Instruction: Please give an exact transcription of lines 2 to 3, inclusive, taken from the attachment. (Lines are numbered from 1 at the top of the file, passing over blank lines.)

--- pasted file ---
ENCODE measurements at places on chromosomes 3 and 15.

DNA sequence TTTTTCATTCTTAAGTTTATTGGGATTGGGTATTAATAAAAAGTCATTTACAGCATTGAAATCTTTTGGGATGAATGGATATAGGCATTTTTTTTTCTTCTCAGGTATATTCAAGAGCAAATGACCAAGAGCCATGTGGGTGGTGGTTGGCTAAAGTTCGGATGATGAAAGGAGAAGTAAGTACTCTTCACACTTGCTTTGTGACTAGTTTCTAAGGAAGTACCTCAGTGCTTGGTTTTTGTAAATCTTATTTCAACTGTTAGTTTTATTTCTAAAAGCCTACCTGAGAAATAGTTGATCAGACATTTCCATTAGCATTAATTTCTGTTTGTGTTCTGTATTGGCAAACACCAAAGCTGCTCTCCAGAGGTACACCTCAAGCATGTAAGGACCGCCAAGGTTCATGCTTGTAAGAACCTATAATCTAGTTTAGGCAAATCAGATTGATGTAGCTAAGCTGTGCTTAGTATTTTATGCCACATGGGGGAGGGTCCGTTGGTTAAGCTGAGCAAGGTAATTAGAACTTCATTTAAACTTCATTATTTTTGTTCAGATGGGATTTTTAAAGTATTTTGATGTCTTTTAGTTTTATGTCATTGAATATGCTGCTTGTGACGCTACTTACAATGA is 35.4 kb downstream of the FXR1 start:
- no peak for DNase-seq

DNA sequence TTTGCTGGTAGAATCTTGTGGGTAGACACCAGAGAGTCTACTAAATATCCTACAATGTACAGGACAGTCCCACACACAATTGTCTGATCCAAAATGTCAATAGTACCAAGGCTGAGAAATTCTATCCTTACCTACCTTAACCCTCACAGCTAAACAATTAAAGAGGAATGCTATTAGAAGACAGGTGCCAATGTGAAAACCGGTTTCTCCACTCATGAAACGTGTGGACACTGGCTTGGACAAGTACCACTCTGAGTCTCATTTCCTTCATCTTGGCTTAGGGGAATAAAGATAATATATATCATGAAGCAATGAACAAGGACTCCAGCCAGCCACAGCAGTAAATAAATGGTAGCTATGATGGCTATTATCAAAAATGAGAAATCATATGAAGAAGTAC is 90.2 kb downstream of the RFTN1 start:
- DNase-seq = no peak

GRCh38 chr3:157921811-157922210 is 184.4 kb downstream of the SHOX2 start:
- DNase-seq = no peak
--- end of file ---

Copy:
DNA sequence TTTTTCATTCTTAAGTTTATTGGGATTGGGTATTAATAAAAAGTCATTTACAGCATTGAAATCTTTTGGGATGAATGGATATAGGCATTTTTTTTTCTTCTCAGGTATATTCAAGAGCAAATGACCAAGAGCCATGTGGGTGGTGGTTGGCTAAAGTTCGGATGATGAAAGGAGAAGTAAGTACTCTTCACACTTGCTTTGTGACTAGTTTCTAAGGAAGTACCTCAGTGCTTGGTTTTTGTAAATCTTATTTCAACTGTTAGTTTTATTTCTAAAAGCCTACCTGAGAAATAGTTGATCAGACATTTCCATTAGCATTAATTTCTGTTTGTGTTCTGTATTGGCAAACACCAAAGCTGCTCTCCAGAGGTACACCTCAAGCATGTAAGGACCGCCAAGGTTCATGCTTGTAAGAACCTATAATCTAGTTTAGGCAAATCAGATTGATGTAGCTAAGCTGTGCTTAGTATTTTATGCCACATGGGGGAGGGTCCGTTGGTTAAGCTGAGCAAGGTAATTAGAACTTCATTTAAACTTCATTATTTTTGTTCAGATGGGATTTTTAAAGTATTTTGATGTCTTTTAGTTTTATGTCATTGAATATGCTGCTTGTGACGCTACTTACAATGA is 35.4 kb downstream of the FXR1 start:
- no peak for DNase-seq